Daniel J. Boorstin tells history of human creativity in 'Creators'

October 04, 1992|By Christopher Lehmann-Haupt | Christopher Lehmann-Haupt,New York Times News Service

THE CREATORS.

Daniel J. Boorstin.

Random House.

811 pages. $30. As is often the case with the huge and entertaining histories written by Daniel J. Boorstin, the former librarian of Congress, the organization of his latest work, "The Creators," tells you as much about his approach as its contents do.

Intended to do for the arts what his previous book, "The Discoverers," did for human knowledge, "The Creators" begins by considering the source of human creativity in the births of the world's religions.

This leads Mr. Boorstin to conclude that the concept of human beings as potential creators arose out of "the idea of an original Creation by a single all-powerful Creator" that came to the West through Moses, the greatest of the Hebrew prophets.

By contrast, he argues, such other religions as Hinduism, Confucianism, Taoism and Buddhism did not depend strongly on creation myths, nor did they picture humans in the image of their creators.

Such a premise lends a decidedly Western cast to Mr. Boorstin's history, and it is no surprise that there are only two chapters on Oriental art and that pre-Columbian art and the arts of sub-Saharan Africa, for two examples, never come into the picture.

The remaining 700 pages of the volume are divided into sections called "Creator Man," "Re-Creating the World" and "Creating the Self." They take us, predictably enough, from Stonehenge to Picasso, or from monolithic artifacts of religious worship to the fragmented view of reality that led to Cubism.

That the history of human creativity in the West has been a steadily inward-turning process is hardly a revelation, but as an overview it lends useful perspective to Mr. Boorstin's story.

He is always preoccupied with origins. He calls special attention, for instance, to the historical moment in ancient Greece when the spectator stepped outside the shared communal experience Dionysian ritual and made it possible for drama to begin.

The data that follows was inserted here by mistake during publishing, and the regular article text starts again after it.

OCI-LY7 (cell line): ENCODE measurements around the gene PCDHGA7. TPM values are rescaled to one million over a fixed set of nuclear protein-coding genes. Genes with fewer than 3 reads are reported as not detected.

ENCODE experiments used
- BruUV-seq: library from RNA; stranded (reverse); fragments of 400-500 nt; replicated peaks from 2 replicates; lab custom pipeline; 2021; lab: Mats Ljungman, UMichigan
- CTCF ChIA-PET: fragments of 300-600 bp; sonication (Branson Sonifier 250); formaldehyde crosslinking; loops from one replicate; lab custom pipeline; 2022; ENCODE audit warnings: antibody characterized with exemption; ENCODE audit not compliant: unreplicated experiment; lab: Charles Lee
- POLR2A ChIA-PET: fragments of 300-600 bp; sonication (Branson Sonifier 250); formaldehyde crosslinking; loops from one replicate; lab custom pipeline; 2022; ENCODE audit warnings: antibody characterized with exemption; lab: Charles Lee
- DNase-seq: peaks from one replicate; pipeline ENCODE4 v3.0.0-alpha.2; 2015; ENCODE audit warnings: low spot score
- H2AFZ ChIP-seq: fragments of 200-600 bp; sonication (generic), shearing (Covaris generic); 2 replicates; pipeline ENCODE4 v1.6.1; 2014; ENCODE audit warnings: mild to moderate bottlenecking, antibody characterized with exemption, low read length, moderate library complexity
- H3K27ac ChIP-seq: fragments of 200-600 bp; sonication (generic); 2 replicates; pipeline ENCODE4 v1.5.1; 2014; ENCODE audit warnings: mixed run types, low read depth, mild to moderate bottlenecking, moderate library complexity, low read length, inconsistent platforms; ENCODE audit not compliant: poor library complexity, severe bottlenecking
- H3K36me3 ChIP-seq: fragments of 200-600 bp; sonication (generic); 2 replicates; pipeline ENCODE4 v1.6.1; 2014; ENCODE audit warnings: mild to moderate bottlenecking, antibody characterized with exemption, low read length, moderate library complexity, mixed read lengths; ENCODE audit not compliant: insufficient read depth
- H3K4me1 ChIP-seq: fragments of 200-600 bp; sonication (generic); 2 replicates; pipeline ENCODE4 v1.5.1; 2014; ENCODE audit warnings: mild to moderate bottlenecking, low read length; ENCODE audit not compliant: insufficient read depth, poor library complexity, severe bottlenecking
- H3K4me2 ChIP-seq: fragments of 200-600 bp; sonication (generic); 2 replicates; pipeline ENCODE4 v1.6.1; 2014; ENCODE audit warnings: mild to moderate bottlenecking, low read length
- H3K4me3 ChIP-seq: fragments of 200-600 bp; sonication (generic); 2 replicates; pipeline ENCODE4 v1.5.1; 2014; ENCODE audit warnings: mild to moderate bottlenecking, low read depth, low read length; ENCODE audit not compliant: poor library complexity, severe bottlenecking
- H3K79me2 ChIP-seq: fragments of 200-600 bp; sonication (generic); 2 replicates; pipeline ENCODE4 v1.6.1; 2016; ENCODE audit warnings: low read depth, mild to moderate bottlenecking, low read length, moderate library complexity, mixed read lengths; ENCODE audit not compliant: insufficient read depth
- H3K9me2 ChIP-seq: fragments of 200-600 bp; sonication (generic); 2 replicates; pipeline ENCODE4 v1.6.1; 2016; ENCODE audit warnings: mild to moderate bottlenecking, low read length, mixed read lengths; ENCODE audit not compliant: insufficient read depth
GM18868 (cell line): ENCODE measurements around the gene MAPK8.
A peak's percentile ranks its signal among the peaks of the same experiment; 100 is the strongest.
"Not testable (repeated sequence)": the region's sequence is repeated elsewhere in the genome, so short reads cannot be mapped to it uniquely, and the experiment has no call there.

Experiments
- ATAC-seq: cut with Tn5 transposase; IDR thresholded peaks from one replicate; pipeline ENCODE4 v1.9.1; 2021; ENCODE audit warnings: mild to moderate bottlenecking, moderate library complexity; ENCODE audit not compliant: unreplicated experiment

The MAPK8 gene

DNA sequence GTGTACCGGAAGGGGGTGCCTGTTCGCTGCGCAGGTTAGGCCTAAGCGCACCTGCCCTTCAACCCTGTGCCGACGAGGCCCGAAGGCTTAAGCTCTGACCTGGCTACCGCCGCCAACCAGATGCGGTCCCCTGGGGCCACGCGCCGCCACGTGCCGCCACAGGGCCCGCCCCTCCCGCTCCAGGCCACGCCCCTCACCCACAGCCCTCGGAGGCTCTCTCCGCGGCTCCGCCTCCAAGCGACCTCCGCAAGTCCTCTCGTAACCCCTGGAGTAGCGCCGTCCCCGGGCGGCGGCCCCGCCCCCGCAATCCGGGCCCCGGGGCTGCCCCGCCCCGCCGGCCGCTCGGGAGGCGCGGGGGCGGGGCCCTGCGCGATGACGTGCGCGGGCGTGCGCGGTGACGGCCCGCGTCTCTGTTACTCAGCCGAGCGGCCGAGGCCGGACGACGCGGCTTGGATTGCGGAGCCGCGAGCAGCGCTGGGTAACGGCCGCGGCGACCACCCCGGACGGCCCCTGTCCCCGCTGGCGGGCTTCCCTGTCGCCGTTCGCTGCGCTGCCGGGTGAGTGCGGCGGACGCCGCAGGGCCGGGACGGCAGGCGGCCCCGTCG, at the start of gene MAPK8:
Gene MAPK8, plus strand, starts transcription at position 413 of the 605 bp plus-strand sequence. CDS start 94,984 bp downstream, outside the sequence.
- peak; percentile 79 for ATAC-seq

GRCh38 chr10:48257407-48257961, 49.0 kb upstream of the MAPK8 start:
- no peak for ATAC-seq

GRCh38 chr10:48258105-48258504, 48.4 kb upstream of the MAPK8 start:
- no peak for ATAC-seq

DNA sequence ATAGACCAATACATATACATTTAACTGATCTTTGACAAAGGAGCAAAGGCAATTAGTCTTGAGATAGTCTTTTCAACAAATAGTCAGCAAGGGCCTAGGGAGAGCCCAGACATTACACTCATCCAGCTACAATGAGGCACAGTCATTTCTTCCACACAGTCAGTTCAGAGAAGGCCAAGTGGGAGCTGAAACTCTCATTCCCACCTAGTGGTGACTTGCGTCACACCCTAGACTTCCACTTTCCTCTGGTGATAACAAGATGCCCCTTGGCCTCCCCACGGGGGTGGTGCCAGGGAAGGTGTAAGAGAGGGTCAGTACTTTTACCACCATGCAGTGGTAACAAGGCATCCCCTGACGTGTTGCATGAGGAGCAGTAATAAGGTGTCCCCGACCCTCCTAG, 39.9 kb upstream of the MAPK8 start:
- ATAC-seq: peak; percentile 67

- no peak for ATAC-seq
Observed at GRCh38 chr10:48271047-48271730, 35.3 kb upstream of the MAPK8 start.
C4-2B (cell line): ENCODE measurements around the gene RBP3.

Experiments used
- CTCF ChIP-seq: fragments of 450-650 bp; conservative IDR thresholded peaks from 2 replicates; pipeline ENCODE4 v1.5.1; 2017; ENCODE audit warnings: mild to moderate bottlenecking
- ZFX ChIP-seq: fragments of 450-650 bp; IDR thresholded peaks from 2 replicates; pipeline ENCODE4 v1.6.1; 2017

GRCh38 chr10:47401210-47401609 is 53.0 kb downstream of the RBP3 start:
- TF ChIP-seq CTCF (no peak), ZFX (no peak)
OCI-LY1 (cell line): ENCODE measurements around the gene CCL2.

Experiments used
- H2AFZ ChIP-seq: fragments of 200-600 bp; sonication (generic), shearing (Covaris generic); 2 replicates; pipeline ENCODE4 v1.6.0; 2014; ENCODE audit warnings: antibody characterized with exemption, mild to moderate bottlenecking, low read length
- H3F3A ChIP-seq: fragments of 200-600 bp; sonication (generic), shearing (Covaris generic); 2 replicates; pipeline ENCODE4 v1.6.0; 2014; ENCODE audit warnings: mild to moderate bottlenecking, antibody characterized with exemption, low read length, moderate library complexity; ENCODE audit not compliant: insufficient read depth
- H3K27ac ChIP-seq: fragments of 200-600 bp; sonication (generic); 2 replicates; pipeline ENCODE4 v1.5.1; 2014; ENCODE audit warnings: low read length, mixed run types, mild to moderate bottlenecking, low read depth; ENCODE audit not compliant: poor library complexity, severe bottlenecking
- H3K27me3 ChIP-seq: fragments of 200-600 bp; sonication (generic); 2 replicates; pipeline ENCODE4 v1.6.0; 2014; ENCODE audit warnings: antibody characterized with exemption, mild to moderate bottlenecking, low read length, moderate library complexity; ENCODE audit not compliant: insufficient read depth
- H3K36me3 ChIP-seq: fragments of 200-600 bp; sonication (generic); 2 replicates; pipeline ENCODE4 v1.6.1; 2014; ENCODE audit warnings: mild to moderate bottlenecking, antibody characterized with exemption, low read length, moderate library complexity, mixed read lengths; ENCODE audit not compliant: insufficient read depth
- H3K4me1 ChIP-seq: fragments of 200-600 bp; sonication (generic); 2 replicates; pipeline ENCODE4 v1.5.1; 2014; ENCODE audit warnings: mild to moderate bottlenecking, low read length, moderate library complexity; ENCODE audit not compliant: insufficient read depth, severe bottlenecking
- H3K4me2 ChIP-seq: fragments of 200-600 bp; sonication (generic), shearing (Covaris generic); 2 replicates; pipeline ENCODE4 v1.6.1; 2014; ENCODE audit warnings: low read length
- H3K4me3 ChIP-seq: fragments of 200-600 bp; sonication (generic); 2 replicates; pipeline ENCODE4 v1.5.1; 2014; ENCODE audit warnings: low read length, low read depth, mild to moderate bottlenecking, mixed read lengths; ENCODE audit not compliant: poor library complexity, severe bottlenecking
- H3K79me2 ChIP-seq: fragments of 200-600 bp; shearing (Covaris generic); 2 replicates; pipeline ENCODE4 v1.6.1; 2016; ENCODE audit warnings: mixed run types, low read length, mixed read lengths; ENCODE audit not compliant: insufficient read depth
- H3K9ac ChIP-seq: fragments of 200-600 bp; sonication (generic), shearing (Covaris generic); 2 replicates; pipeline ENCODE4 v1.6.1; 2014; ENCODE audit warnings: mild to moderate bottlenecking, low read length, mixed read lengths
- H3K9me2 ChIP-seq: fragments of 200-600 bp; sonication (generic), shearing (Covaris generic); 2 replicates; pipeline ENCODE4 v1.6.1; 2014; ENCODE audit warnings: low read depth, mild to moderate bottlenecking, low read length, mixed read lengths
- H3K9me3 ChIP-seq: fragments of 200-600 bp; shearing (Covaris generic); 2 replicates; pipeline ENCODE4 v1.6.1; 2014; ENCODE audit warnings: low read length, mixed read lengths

Centuries later in his text, he explores the birth of Gregorian chant to show on the one hand where choral music and ultimately opera originated, and on the other hand where instrumental music and eventually the symphonic orchestra came from. Such developments often did not occur spontaneously.

The early Christian Church opposed the artistic rendering of holy images, an attitude that culminated in the eighth-century

movement in the Eastern church known as iconoclasm. Had it prevailed, what might the effect have been on the Italian Renaissance?

Another potential hindrance was Plato's opposition to linear perspective; he held that honest art should represent forms in their true relative size, regardless of how far away from the observer they might be. He particularly admired Egyptian art.

Given the broad sweep of his text, Mr. Boorstin brings into particularly sharp focus certain revolutionary developments that are not always so apparent through hindsight.

It becomes clearer, for instance, why the French Impressionists' decision to move out of doors and paint objects in changing light was such a radical departure from what had gone before.

Or why Wordsworth and Coleridge changed the course of poetry by writing about ordinary people and everyday events in their 1798 sampler of new poems called "Lyrical Ballads."

Or how remarkably late in the history of literature it happened that James Boswell produced in his portrait of Samuel Johnson the first true biography.

Of course, the breathtaking sweep of his narrative produces a sense of inevitability that sometimes distorts what the individual creators were trying to achieve. Mr. Boorstin tries to offset this by making the individual artists the measures of his history and concentrating on their lives.

This, too, has its disadvantages. A lot gets left out: there are no Roman comic playwrights, no medieval passion plays, no books by Thomas Mann, no poets after T.S. Eliot, no American writers after Ezra Pound.

And the transitions from the general to the particular sometimes produce clunky prose: "By creating in words patterns of experience, man found some escape from his brief and changeful years."

Still, that "The Creators" is finally a vast collection of biographies is what gives it much of its considerable appeal.

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